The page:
The Red Sun

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The Blood of the People: II


The Kas Armada was a mighty sight to behold. Crimson sails stretched as far as the eye could reach and even in its glory days, Noxborough would tremble in front of such a Great Power.

As the ships landed, the mood in the city shifted altogether. It was unlike anything Juniper had ever witnessed. The whole city stilled, silenced, as everyone gawked in awe when the hundreds upon hundreds of longboats carrying soldiers, men as women, rowed in impossible unison across the bay.

Bannermen stood at the bows, holding the blackened canvases adorned with large, red suns. They brought with them weapons, armour, and horses bigger than any mainlander had ever seen. The Saathenaan and the ohkasenon waited by the docks to receive them properly.

The Vasaath was nervous, and it made Juniper nervous as well. She didn’t want things to have to change more than they already had, and she had a feeling he didn’t either—but that morning, a very special ship sailed amongst the arriving armada, a gigantic ship with a large, golden figurehead. It wasn’t just the army coming, but the Vasmenaan and the Vasenon as well. Things were going to change, indeed.

Juniper was dressed in the gown Kasethen had gifted her and she had carefully laid her hair in a flattering but modest braid, all to make the best first impression she possibly could make. She was pleased enough with her appearance, but she doubted looks would be enough to impress the Great Mother.

What made her even more nervous was the Vasaath’s wish that she stood next to him and Kasethen as they welcomed the guests. It didn’t feel right, but he insisted. It gave him courage, he said. Even though she was rather used to welcoming important guests, it did not feel as though hers was the face these people wanted to see.

As the longboats docked and rows upon rows of soldiers set foot in Noxborough, the Vasaath received respectful salutes from every one of them. These men and women, both Kas and ohkasenon, were smaller and lither than the soldiers Juniper was used to, yet impressive enough to cause fear amongst their enemies. They ranged in all ages, from rather young to quite elderly. They did not wear as many markings, nor did they carry the same black armour, but they marched with the same poise and stature as the elites.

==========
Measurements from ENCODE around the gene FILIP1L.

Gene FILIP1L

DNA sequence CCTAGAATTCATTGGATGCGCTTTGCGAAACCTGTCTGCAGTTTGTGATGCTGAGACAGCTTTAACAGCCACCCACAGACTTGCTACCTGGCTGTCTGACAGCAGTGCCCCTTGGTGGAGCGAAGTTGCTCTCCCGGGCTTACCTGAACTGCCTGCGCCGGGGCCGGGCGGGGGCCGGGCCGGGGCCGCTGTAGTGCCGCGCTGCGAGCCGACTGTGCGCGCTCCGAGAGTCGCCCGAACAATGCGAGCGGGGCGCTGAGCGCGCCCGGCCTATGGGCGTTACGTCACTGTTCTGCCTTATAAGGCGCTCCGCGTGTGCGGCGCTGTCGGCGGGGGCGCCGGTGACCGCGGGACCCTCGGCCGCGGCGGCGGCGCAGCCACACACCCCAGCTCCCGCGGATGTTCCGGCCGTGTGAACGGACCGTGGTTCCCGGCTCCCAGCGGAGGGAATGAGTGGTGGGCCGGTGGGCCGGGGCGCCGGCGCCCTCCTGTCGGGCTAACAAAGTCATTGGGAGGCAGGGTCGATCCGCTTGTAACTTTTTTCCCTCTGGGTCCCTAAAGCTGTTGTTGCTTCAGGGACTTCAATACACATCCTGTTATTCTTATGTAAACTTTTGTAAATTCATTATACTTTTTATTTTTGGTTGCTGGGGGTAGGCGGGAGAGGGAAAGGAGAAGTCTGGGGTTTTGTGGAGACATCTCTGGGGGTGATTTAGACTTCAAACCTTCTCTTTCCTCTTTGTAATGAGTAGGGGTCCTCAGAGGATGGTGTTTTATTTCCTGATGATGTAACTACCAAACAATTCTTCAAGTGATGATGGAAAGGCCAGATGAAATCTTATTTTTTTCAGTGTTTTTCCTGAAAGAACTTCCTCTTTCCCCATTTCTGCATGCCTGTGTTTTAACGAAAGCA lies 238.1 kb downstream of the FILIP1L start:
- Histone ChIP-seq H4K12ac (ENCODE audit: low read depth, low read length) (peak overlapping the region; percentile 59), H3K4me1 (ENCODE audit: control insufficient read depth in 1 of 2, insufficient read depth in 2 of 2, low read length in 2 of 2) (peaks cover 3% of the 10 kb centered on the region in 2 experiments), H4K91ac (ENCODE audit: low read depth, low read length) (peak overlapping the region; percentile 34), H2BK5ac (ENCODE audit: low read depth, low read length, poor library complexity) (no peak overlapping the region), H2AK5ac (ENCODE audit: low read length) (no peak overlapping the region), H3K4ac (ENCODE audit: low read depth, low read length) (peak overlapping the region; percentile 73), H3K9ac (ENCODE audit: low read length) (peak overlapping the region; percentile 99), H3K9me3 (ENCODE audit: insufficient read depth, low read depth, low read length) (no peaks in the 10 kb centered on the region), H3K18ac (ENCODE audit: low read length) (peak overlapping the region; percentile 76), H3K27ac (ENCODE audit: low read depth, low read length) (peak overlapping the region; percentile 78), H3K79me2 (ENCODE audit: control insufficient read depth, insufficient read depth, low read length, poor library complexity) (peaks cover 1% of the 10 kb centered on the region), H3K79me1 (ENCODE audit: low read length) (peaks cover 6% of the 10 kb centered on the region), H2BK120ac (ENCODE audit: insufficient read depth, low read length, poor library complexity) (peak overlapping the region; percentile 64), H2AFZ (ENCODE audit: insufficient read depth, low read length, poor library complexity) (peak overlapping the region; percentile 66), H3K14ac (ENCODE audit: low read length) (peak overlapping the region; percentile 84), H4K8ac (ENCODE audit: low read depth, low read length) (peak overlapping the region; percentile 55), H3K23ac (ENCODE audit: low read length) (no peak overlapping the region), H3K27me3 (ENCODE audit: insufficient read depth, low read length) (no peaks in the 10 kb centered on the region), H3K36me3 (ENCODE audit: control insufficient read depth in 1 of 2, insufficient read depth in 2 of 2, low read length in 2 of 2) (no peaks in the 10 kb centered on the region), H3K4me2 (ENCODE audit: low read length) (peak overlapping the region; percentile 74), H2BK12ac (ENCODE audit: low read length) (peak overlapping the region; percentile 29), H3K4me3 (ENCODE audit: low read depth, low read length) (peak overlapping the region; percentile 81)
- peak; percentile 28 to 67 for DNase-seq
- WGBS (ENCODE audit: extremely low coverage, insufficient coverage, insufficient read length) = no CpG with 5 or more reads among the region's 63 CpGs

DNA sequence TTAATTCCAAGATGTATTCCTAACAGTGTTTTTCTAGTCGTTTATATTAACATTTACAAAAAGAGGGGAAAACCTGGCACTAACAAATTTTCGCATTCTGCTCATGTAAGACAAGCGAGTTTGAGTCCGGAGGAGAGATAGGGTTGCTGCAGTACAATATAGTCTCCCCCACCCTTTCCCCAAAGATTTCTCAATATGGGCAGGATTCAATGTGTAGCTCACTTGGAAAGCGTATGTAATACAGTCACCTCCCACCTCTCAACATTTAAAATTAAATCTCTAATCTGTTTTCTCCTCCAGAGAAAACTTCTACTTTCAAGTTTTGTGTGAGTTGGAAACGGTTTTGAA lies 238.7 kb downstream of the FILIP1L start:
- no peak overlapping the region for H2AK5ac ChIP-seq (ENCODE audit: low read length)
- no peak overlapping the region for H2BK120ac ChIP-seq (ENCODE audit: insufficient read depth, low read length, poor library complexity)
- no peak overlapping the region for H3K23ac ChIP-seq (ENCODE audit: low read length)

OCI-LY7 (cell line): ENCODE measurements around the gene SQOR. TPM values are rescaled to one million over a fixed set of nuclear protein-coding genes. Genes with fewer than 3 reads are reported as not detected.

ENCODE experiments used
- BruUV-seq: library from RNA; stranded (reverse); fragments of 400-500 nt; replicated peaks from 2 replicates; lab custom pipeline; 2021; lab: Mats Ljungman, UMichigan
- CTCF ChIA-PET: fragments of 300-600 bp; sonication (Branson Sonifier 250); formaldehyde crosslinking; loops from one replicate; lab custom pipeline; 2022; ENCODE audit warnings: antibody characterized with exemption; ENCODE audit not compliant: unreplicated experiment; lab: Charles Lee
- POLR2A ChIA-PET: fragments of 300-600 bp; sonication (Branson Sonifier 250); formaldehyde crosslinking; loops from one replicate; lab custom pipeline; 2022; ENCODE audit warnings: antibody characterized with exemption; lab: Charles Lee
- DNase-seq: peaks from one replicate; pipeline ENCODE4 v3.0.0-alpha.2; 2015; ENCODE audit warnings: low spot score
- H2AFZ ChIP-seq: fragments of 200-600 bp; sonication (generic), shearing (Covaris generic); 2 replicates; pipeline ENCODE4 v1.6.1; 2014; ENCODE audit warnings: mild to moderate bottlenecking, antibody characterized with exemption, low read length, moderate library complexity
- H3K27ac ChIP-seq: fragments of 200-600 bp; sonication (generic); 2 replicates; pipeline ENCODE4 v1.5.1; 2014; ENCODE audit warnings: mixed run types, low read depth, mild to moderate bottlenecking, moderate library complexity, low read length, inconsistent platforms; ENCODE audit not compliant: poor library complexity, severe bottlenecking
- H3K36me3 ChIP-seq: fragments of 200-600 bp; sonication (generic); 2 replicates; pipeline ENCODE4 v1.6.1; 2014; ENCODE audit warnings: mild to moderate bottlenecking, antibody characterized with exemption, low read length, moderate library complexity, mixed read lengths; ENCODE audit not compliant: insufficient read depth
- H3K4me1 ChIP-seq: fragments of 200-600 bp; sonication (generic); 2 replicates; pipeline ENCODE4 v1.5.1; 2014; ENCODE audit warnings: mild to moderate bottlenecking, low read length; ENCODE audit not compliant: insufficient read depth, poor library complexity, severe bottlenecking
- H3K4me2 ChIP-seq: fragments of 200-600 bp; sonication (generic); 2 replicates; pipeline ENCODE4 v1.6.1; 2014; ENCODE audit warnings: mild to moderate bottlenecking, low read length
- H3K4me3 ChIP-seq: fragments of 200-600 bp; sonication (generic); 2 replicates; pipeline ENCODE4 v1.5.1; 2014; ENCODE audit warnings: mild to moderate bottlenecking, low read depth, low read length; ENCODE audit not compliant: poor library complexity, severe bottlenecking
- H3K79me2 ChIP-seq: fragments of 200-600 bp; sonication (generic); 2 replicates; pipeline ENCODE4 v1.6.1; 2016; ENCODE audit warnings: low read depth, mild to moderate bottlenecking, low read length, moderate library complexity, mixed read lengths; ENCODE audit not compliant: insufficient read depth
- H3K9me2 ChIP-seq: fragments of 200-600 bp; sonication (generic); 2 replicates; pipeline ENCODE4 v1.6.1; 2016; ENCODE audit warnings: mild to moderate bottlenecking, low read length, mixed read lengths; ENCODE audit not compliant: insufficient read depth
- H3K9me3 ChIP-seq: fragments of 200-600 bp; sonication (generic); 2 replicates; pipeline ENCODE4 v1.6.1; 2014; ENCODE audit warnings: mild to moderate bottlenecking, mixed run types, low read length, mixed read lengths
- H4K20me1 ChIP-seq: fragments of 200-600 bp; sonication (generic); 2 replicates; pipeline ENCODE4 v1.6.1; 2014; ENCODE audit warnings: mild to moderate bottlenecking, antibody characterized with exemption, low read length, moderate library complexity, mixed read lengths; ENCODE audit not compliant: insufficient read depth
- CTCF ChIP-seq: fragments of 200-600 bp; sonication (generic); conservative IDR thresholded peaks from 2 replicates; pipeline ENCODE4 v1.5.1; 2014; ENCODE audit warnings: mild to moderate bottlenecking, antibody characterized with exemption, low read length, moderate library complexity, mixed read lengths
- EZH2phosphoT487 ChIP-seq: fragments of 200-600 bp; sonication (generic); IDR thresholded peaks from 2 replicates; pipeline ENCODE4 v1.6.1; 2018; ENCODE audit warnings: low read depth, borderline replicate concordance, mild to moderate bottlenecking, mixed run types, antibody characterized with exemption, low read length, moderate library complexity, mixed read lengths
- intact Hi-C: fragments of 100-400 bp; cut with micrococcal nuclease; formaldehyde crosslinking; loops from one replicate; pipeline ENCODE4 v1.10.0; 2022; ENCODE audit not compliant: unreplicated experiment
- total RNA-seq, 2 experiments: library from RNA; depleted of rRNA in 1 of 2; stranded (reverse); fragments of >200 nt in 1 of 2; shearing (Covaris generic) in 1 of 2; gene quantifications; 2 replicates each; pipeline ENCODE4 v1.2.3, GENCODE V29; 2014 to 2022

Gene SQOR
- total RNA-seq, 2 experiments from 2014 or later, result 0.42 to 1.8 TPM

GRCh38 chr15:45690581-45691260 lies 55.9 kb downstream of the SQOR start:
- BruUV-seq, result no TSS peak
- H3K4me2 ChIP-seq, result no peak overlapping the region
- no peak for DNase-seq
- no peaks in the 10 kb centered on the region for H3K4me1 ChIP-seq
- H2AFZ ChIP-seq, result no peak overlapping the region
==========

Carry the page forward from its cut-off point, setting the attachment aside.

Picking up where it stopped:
Juniper watched as the arriving warriors lined the streets, creating a pathway all the way up towards Fairgarden—there must have been thousands of them streaming in, and the longboats dragged from the water quickly filled the boathouses and were stacked in large, neat piles along the outer walls. It was a march that never seemed to end, and she wondered how so many people could fit in a city of this size. She glanced up at the Vasaath, astonished by how he could maintain his serious and stern face for such a long time.

An hour later, a longboat with golden lining docked. A tall, regal woman stepped ashore, with long, red robes that floated in the wind and shielded her tall frame.

In her jet black hair, there were golden rings that glittered in the sunlight, making her hair sparkle like a jewelled sky. Her face was stoic but beautiful, with high cheekbones and voluptuous lips; her golden eyes were bright, her neck was long, and despite her gracefulness, she was powerfully built with broad shoulders and a square yet feminine jaw.

Her steps were light, as if she was floating, and behind her walked an older man, with just as much importance in his steps.

He was shorter than many of the other Kas, and certainly not as muscular. His silver-streaked hair was long and silky, making his sharp ears peek out from underneath the mane; the man had drowsy eyes and heavy eyelids but sported a content smile as he gazed out over the docks.

The Vasmenaan and the Vasenon, as different as any two beings could be, stopped in front of the Vasaath and greeted him with a nod and he returned their respects.

They spoke to each other, but Juniper knew not what they were saying. The Vasmenaan spoke with a deep and sensual tone, smooth as a song, and the Vasenon spoke slowly, thoughtfully. As she observed the three leaders, she felt in awe—she had always considered the Vasaath to be a very powerful man, but in the company of the Vasmenaan and the Vasenon, his authority was somehow balanced.

Suddenly, the Vasmenaan’s golden gaze settled on Juniper, seared into her soul like an all-knowing eye, and she quickly looked away.

Her heart quickened, her breath was short—she could have sworn the woman could see through her, see her innermost thoughts and feelings. She hadn’t heard her name, but she could swear they had talked about her nonetheless. She wished not to draw any further attention to herself. But the Vasmenaan did not address her, and the two started along the road the soldiers had lined with the bannermen in the front.

The Vasaath followed, and soon, Kasethen did as well. He gestured Juniper to walk with him and she was relieved to have his support.

“There are so many,” she whispered to him.

Kasethen, still having some trouble walking, huffed. “Yes, well, this still isn’t everyone.”

She gawked at him. “No?”

Kasethen shook his head. “No. There are still many left on the ships. I doubt they brought the entire Saath, but I’d reckon there are twenty-five, if not thirty, thousand soldiers here.”